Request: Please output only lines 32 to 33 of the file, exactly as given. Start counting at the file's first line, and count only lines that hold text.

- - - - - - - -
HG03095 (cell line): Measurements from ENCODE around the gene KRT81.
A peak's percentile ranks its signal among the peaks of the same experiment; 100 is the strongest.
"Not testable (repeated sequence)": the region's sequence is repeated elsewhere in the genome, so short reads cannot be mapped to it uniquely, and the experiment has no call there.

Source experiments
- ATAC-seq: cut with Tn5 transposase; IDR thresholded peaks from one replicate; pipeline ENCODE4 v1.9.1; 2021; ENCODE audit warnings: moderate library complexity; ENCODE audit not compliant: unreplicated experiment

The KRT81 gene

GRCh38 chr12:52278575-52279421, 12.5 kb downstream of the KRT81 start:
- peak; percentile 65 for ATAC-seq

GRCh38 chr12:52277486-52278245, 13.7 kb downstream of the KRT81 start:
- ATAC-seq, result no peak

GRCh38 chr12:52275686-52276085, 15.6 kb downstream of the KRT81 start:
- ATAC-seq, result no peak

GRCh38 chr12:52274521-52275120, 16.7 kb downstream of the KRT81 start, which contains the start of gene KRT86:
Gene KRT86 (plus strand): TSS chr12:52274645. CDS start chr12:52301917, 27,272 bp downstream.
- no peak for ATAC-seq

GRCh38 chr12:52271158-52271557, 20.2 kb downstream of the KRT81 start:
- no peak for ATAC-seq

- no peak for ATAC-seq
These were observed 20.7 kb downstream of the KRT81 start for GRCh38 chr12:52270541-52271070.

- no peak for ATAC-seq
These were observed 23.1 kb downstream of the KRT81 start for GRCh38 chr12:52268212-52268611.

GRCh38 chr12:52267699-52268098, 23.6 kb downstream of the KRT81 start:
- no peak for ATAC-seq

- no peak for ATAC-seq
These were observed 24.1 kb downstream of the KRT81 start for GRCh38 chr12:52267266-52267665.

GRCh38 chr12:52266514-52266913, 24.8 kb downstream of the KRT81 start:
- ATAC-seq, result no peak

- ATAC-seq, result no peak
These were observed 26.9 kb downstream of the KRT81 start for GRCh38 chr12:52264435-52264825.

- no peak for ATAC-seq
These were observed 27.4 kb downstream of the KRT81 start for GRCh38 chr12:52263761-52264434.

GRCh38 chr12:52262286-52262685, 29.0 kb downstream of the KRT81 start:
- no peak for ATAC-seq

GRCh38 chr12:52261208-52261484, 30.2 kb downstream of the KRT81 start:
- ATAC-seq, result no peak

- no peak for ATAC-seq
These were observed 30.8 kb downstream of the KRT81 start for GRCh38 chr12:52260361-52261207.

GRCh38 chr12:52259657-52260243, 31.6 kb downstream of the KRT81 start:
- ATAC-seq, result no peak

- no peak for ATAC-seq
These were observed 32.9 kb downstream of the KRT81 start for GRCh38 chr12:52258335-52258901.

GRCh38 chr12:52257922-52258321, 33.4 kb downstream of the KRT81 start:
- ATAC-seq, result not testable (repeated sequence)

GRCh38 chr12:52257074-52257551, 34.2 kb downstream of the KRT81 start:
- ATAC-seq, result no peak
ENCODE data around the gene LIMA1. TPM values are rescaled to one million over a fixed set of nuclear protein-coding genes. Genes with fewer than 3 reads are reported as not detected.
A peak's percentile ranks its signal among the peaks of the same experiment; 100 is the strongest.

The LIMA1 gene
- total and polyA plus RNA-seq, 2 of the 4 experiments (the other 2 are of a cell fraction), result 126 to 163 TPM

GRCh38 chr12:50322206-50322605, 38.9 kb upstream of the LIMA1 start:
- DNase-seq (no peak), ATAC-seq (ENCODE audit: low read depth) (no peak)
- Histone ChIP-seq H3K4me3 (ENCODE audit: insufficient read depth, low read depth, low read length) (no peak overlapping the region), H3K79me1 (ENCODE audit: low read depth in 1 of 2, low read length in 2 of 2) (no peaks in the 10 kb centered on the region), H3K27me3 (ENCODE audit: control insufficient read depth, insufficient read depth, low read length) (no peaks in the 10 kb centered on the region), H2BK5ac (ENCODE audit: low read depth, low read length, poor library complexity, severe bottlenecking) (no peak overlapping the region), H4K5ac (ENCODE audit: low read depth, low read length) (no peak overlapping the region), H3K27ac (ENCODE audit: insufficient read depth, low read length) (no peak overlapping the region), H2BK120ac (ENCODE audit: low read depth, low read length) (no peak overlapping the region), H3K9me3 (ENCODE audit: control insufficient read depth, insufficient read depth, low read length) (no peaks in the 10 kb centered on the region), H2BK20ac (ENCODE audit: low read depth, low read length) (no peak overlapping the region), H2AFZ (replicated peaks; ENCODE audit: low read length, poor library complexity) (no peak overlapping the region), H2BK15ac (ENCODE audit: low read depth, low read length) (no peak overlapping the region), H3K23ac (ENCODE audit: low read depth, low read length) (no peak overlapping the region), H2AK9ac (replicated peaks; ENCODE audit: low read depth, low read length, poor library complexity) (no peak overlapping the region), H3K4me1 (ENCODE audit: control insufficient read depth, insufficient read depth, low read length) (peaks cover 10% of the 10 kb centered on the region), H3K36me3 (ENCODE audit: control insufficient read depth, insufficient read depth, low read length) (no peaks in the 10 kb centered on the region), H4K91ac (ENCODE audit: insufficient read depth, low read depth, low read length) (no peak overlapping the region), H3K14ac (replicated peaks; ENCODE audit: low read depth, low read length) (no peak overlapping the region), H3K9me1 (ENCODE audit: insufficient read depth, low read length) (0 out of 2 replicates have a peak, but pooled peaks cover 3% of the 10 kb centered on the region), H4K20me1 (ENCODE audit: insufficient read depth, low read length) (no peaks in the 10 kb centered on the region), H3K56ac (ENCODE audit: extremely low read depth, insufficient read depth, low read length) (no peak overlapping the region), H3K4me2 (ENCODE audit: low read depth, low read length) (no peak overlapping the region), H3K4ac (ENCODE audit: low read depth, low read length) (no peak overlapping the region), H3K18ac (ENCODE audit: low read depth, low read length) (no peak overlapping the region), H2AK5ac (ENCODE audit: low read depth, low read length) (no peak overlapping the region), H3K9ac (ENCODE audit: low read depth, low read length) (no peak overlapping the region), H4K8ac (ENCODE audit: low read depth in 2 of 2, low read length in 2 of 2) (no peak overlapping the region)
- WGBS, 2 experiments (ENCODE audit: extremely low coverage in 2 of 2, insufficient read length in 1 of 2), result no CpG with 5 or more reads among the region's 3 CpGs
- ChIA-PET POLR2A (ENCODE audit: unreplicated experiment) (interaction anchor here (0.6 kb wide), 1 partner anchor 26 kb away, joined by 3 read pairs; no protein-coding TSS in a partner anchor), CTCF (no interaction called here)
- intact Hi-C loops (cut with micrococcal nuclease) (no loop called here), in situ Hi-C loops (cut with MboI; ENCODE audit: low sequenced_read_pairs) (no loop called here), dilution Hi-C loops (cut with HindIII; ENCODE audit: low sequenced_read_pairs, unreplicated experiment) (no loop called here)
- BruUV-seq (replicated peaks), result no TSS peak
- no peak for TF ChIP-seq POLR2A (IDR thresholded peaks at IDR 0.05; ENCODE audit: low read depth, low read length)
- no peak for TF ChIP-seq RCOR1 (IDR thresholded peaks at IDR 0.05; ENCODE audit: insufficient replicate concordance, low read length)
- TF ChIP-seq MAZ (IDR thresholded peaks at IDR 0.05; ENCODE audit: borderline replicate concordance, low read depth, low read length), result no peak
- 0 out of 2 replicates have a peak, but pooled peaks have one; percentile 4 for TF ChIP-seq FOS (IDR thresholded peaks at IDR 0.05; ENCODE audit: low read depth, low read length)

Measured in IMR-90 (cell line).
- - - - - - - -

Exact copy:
GRCh38 chr12:52262286-52262685, 29.0 kb downstream of the KRT81 start:
- no peak for ATAC-seq